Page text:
Learn more in our guidebook to the 62 National Parks, A Park to Yourself: Finding Adventure in America’s National Parks (available on Amazon).

Highlights

Jumbo Rocks, Keys View, Arch Rock, Cottonwood Spring, rock climbing

Must-Do Activity

Due to its proximity to Los Angeles, the park gets very busy on Easter weekend (in addition to Thanksgiving weekend).  Campgrounds, like scenic Jumbo Rocks, fill up early.  Other than rock climbing opportunities, the biggest attraction is the myriad of colorful wildflowers that bloom in the spring (including the Joshua trees).

Best Trail

There are many fun hiking options located throughout the park (which are detailed in our guidebook).  At White Tank Campground you can pick up the Arch Rock Nature Trail, which forms a short loop that passes an interesting arch.

Instagram-worthy Photo

Chuckwallas are huge lizards that can grow up to 18 inches long and are related to iguanas.  Chuckwallas can inflate themselves as a defense mechanism so that predators cannot remove them from narrow cracks in the rock. 

Peak Season

Spring and fall

Hours

https://www.nps.gov/jotr/planyourvisit/hours.htm

Fees

$30 per vehicle or America the Beautiful pass

Road Conditions

All major roads are paved, but there are many dirt roads to explore with the right vehicle.

Camping

There are numerous NPS campgrounds located throughout the park, and some take reservations.  The scenic Jumbo Rocks Campground is popular with rock climbers.

Related Sites

Death Valley National Park (California)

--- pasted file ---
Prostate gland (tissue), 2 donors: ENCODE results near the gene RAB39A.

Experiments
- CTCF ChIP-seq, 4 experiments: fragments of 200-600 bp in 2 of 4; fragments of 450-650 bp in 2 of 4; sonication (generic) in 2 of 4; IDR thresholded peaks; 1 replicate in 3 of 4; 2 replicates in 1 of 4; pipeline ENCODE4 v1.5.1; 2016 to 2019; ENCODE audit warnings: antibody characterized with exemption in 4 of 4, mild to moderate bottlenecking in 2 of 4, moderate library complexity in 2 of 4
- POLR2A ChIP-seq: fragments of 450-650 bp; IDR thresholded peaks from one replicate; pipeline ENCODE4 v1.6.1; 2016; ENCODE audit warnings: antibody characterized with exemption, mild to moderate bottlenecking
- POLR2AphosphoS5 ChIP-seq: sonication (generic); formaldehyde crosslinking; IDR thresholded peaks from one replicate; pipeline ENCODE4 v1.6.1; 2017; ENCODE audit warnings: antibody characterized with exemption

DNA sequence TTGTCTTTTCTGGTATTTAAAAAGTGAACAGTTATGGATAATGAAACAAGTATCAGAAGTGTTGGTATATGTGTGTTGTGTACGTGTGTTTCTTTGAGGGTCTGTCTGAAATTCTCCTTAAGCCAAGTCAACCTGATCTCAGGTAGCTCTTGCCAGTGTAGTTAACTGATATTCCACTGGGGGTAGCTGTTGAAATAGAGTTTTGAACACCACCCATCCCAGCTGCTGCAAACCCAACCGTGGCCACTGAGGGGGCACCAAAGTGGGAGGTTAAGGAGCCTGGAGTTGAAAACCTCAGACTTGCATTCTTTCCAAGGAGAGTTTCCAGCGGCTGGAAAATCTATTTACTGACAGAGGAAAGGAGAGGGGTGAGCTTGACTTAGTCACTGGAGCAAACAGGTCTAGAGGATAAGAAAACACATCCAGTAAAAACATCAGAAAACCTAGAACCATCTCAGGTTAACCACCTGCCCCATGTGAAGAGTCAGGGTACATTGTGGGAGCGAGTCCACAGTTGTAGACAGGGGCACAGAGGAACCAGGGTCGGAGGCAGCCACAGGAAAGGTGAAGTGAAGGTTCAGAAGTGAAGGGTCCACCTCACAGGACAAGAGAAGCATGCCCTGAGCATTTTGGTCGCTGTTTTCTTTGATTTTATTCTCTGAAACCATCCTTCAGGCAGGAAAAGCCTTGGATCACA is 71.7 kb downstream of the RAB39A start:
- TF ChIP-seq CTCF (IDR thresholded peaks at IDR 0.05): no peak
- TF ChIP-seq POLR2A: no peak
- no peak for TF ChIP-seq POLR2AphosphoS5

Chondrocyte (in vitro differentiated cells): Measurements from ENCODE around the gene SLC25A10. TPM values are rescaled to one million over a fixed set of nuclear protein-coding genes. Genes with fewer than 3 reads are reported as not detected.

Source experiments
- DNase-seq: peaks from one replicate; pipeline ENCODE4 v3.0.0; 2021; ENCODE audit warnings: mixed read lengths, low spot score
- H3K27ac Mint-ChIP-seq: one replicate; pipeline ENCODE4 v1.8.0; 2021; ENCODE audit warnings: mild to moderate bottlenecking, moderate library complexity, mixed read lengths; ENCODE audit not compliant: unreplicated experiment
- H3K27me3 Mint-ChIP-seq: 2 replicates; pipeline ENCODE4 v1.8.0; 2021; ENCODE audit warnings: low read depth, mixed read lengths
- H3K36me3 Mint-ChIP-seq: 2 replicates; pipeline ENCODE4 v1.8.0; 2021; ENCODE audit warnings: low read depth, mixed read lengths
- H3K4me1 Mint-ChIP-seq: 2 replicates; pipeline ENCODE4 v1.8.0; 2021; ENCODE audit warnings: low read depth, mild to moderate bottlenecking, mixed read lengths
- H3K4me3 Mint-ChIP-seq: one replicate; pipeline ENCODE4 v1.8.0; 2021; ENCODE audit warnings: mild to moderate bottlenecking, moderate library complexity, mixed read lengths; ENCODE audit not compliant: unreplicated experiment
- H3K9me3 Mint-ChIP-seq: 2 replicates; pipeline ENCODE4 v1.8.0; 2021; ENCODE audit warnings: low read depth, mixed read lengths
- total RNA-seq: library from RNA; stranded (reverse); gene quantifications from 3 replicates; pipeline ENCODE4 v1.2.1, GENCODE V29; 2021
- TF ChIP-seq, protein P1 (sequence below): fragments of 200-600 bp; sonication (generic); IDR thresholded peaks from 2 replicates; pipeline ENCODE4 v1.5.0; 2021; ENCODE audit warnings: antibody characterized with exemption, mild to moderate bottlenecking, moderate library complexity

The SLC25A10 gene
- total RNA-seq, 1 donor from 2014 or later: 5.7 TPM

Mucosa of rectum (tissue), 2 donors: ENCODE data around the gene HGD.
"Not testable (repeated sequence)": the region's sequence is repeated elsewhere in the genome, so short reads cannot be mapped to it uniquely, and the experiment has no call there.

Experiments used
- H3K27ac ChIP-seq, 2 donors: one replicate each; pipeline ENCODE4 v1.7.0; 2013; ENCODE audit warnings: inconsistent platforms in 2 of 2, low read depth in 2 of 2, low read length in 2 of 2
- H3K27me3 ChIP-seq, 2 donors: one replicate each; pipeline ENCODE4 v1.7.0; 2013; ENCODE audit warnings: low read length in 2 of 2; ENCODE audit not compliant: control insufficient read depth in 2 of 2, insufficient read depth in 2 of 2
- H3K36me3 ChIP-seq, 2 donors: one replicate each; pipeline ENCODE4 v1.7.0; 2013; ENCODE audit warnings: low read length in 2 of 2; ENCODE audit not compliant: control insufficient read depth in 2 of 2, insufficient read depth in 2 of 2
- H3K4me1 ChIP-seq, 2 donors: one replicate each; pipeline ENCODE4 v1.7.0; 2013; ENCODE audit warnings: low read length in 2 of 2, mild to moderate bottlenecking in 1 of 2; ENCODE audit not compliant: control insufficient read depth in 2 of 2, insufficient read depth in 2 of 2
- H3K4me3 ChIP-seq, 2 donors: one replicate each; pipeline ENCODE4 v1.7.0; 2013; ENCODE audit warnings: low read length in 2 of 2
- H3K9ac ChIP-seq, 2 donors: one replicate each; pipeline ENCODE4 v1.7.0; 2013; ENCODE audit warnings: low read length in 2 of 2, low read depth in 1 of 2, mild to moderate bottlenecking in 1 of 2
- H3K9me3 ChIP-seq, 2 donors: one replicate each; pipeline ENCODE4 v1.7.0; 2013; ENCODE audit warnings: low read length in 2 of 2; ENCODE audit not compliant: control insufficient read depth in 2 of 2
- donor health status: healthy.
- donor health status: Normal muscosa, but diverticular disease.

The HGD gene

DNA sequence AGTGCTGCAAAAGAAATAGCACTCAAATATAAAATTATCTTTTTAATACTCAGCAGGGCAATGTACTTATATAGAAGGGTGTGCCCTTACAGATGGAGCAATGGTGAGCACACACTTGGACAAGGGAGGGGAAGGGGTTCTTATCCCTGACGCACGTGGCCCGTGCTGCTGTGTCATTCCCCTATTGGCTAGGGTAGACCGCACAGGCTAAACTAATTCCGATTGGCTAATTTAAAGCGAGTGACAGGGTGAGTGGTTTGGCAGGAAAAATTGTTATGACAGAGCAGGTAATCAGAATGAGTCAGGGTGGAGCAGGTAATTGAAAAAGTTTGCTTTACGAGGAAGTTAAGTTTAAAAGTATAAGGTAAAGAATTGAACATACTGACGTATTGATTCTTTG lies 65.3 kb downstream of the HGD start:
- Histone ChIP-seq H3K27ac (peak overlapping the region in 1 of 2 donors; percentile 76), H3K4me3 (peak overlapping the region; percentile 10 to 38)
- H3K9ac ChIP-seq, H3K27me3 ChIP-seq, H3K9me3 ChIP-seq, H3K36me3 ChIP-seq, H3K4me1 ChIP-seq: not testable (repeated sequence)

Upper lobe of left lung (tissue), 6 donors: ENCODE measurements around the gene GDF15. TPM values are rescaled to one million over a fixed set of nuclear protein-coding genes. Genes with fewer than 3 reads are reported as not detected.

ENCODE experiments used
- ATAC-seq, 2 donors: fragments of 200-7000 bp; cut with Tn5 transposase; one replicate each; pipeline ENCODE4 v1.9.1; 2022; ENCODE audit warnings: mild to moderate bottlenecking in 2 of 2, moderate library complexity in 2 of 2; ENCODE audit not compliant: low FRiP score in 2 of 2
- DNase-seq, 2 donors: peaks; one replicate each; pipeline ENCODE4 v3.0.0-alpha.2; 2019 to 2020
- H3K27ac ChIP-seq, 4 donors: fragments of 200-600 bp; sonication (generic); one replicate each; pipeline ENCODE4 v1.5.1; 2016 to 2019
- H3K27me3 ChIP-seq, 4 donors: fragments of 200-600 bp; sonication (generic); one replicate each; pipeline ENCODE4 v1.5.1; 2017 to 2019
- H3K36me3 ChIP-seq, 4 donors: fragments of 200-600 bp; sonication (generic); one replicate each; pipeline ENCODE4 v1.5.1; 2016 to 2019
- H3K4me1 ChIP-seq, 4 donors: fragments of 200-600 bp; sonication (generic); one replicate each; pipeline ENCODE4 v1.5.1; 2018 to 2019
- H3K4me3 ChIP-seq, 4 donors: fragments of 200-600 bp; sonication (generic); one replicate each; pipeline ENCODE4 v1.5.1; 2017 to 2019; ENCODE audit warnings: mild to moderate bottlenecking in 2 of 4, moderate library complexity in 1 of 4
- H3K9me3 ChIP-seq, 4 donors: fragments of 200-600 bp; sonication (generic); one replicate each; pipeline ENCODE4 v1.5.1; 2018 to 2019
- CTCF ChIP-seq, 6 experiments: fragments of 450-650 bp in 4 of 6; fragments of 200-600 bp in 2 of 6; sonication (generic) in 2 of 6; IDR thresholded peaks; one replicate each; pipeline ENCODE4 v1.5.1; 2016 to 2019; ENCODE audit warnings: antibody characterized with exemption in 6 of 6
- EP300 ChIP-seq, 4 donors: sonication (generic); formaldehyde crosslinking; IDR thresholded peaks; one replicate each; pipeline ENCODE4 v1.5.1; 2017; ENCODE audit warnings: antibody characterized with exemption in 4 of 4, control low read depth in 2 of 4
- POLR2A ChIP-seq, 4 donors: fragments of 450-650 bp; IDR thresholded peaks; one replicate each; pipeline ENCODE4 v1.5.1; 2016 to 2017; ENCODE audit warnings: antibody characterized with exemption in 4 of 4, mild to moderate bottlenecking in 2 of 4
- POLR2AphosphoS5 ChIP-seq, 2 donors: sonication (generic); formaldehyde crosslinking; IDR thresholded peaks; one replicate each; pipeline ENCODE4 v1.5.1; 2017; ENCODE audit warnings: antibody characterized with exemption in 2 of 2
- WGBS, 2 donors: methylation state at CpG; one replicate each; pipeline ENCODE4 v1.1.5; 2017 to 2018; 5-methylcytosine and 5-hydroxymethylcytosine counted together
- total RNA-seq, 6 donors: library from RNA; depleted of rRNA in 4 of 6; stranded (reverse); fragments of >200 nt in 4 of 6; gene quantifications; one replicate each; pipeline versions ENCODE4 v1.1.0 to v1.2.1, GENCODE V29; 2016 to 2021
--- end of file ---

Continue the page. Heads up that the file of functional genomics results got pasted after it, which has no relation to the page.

Mojave National Preserve (California)

Castle Mountains National Monument (California)

This design we created to celebrate Joshua Tree National Park is available on a variety of products at Cafe Press and Amazon.

Explore More – How tall can Joshua trees grow?

We are a participant in the Amazon Services LLC Associates Program, an affiliate advertising program designed to provide a means for us to earn fees by linking to Amazon.com and affiliated sites.

Top 10 Desert NPS Sites

Many National Park Service (NPS) sites are closed during the winter months, but that is often the best time to visit the places that are too hot to enjoy in the summer.  North America has four named deserts: the Mojave, Sonoran, Great Basin, and Chihuahuan (all are represented in the list below).  When you think of these deserts do not picture sand dunes and desolation.  American deserts have a surprisingly diverse array of vegetation and wildlife adapted to their tough conditions, as you will see if you follow the links for our articles on each NPS site.  Click here to see all our Top 10 Lists.